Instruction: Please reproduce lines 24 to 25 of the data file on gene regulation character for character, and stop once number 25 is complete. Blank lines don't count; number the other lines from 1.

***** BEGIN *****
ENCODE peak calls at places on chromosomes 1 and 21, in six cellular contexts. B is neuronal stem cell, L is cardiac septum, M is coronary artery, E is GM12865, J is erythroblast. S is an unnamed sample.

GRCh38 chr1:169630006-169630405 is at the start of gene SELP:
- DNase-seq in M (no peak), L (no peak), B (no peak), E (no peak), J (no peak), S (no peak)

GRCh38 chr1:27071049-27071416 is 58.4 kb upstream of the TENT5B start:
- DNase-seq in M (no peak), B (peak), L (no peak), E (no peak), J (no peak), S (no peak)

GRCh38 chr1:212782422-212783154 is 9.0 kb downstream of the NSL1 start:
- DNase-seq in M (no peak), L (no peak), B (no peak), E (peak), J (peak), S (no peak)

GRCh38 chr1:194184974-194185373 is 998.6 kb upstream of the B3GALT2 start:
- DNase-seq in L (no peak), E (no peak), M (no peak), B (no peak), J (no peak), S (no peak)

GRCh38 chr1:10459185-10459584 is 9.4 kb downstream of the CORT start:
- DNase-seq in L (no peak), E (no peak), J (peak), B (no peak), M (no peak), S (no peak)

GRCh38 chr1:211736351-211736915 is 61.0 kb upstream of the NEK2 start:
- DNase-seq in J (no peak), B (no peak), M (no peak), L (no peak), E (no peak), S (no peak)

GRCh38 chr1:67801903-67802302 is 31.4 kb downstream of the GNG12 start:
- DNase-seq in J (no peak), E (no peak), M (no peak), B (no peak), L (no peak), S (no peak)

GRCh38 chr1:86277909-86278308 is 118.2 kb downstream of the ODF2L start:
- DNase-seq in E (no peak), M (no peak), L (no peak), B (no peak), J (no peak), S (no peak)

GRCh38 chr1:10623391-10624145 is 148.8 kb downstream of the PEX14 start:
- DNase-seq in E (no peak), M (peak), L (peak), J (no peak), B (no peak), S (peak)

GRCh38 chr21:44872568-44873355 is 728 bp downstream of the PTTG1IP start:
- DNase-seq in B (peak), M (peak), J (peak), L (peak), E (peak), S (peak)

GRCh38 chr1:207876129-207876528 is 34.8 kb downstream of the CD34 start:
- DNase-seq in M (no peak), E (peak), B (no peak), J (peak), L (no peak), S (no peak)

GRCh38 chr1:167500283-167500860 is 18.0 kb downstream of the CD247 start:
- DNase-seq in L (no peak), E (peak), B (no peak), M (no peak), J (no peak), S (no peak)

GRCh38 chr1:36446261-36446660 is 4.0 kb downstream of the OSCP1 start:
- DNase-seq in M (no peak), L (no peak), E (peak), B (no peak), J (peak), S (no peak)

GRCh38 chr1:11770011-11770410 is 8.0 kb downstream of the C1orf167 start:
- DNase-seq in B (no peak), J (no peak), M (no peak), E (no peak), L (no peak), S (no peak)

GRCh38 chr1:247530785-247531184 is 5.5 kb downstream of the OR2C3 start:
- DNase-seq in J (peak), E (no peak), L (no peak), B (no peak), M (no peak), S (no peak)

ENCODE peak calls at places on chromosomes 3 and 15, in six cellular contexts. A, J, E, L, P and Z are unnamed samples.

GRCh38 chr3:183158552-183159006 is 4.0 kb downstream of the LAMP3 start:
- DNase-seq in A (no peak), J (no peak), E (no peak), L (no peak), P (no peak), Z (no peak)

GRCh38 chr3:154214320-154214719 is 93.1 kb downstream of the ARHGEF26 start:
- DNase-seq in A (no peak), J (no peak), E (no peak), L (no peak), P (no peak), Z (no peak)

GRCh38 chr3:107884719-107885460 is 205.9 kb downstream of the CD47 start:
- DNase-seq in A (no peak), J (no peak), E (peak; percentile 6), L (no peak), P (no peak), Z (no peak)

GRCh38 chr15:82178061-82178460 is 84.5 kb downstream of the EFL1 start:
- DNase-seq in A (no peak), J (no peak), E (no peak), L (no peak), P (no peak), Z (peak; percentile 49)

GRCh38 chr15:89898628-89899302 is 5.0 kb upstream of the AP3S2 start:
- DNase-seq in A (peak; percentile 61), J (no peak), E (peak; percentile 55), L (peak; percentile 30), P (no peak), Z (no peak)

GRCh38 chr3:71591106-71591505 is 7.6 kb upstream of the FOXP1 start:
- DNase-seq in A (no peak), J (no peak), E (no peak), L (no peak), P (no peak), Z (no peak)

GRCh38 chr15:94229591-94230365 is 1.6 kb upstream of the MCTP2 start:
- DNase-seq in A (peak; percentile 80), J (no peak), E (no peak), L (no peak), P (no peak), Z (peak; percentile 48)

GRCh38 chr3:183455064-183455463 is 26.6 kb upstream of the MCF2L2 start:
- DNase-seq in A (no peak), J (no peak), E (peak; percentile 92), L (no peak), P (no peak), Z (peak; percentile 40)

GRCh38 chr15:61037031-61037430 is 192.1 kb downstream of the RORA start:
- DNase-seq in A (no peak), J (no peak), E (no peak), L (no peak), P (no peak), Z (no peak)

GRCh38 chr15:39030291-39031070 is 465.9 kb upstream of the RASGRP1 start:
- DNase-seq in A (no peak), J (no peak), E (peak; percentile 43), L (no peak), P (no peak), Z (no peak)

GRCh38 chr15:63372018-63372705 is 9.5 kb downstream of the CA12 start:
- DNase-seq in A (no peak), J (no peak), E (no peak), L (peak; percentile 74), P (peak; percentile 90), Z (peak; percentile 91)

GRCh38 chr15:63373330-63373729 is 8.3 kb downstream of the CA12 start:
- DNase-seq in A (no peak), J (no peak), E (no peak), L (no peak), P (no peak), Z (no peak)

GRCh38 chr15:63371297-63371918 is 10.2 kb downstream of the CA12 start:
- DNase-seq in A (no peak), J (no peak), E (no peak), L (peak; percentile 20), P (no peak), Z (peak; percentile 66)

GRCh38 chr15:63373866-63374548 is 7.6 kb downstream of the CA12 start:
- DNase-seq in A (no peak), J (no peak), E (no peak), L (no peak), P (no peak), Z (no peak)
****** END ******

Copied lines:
GRCh38 chr1:167500283-167500860 is 18.0 kb downstream of the CD247 start:
- DNase-seq in L (no peak), E (peak), B (no peak), M (no peak), J (no peak), S (no peak)